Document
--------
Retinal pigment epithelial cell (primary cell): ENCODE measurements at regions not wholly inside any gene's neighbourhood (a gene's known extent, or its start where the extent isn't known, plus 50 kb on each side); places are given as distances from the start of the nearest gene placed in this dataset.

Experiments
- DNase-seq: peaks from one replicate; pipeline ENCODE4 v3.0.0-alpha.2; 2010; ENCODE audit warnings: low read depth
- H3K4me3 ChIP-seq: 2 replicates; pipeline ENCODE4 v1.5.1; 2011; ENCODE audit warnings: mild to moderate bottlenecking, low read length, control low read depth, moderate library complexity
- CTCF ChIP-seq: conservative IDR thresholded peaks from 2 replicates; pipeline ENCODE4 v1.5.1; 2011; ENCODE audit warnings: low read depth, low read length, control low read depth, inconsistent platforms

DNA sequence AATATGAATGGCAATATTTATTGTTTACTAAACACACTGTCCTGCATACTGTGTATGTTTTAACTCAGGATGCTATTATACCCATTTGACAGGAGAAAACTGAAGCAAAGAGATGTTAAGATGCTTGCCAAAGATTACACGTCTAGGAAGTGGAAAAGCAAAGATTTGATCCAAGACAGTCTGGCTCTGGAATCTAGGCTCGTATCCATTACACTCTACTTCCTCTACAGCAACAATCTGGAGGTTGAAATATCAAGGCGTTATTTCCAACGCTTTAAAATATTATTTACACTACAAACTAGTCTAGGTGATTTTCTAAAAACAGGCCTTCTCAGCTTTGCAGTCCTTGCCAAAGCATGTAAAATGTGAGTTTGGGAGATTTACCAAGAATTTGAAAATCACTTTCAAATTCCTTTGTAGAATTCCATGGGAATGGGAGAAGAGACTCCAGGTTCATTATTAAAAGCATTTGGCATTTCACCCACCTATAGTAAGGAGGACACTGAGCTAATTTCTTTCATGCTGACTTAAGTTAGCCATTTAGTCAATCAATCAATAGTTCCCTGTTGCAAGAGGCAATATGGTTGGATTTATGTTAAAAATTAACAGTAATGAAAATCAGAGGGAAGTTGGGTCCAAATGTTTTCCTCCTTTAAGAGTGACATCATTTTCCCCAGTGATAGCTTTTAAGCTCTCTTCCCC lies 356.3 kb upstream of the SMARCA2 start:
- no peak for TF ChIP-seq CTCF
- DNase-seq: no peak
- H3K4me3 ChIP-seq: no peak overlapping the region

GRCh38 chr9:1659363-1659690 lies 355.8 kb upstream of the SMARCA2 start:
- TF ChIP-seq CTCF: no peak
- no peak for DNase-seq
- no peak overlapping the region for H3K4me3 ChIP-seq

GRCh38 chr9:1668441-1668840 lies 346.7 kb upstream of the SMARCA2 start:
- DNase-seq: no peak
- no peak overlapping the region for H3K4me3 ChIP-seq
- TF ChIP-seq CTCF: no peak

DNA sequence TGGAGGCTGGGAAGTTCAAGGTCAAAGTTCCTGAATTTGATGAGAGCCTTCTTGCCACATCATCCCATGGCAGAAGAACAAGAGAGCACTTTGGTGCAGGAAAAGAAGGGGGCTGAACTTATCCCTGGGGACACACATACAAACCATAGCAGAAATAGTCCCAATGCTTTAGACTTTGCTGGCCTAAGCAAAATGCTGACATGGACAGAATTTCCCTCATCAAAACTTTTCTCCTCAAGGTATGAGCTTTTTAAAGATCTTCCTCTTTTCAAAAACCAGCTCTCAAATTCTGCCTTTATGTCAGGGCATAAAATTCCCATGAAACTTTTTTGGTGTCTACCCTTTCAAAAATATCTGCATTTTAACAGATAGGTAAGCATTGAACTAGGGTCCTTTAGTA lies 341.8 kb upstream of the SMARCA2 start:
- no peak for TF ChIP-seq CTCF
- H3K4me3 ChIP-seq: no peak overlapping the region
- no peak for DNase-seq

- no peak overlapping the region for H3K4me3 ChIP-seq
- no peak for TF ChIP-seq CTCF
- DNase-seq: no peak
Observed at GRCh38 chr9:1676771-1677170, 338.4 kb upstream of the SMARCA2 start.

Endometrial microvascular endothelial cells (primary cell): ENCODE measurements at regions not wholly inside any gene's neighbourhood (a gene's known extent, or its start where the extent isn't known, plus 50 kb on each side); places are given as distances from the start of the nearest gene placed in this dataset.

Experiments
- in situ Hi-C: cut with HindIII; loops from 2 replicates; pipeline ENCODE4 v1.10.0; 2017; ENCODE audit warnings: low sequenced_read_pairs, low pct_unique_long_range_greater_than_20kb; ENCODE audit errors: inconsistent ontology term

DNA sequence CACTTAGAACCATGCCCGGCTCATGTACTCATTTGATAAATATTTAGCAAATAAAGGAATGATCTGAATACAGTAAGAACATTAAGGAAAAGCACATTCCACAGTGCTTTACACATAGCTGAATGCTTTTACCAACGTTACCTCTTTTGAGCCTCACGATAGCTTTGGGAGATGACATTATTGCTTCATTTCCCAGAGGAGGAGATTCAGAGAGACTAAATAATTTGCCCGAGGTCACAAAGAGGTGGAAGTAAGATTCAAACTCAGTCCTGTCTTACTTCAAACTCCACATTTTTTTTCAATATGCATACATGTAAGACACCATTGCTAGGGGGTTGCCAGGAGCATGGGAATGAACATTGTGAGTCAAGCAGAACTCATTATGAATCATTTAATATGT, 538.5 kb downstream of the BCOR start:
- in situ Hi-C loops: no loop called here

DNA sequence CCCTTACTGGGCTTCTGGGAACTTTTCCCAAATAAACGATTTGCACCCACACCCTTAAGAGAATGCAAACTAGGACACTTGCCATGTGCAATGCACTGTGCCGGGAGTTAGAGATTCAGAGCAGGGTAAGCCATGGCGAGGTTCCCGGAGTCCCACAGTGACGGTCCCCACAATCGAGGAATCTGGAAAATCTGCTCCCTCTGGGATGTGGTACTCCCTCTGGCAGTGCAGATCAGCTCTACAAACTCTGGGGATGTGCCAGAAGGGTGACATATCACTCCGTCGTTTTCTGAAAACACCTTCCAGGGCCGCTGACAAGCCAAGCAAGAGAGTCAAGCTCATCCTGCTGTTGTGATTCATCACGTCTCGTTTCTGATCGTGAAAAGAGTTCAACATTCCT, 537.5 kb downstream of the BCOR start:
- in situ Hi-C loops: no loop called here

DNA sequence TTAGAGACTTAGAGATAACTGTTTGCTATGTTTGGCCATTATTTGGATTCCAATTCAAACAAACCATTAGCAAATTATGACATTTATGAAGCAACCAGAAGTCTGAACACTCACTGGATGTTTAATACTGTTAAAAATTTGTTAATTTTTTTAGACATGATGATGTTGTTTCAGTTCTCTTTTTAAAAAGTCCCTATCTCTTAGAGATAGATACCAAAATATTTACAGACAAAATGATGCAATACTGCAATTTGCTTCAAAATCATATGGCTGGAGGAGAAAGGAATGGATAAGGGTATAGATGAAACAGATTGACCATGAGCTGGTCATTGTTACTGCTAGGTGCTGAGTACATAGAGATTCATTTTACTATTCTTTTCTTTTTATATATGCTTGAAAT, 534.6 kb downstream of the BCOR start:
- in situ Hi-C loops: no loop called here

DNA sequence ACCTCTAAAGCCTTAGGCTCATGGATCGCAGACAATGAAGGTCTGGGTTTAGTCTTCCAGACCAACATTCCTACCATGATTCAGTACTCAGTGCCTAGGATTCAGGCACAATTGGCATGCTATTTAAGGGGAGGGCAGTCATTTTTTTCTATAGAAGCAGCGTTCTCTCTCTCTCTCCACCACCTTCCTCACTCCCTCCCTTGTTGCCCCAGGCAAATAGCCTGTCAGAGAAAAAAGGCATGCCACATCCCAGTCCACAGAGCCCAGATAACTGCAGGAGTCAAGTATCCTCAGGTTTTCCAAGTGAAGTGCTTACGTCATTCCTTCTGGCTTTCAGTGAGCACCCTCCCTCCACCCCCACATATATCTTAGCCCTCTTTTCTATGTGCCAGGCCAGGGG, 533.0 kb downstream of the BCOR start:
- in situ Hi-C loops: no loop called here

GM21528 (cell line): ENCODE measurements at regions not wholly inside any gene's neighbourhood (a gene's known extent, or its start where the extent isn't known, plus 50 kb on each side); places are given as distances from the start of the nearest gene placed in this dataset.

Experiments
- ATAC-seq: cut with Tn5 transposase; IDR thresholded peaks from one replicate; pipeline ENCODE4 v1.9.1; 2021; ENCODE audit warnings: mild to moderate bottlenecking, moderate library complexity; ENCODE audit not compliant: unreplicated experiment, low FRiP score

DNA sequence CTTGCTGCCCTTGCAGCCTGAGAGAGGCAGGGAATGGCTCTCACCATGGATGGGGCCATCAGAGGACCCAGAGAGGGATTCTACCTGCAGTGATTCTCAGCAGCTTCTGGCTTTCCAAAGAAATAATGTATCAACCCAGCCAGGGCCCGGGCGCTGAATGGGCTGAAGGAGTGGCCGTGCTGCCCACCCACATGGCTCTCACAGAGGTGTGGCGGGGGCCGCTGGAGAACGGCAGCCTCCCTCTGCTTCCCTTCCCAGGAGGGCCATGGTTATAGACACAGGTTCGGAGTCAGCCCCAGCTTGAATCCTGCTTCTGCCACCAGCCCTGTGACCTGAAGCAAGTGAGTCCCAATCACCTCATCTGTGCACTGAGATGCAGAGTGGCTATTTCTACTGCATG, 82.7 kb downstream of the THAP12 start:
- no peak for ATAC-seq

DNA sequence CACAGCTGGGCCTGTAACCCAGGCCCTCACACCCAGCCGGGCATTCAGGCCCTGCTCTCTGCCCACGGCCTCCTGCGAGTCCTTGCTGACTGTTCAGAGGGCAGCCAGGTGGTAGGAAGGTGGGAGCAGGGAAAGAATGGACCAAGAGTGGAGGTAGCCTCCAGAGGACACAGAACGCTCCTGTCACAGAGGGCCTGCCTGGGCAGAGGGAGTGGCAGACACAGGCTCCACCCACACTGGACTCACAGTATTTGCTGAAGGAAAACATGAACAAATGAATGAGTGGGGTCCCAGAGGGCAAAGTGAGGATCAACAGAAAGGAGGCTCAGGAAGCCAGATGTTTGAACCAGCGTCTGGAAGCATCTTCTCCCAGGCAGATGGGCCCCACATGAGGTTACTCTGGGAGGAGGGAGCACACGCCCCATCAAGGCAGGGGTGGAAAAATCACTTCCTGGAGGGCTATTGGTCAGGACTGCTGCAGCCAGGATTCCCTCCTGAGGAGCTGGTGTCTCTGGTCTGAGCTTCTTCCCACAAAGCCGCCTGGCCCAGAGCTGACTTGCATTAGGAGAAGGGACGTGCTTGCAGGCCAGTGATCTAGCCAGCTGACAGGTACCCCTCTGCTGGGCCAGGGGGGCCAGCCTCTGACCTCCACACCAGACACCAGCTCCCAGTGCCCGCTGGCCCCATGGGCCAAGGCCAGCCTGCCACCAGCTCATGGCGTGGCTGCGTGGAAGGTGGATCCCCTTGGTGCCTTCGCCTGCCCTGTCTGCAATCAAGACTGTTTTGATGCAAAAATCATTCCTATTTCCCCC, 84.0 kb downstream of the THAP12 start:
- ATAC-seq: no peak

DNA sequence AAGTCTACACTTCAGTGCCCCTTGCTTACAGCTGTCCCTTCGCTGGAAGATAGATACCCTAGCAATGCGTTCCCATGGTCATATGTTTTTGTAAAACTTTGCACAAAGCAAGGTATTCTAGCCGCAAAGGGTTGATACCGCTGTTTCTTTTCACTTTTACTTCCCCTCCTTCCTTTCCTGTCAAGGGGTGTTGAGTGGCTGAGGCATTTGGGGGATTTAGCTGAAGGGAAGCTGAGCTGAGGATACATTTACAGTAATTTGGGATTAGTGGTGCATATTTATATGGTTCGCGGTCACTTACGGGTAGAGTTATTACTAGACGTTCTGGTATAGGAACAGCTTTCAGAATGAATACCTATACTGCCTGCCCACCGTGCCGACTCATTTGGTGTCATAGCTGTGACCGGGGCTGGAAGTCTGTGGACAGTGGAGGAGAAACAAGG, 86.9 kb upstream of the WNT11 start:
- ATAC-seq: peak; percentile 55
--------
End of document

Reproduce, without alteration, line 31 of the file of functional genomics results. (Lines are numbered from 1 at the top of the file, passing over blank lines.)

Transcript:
DNA sequence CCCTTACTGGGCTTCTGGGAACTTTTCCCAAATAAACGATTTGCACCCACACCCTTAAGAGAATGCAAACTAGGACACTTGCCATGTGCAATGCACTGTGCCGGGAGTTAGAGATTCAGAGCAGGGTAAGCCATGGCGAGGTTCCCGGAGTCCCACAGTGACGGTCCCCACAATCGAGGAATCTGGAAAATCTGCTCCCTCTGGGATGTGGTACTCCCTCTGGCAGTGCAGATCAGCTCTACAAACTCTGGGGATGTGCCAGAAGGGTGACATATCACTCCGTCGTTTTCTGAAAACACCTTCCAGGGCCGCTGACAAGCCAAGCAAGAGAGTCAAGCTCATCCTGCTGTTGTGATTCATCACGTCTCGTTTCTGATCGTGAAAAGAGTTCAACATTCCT, 537.5 kb downstream of the BCOR start: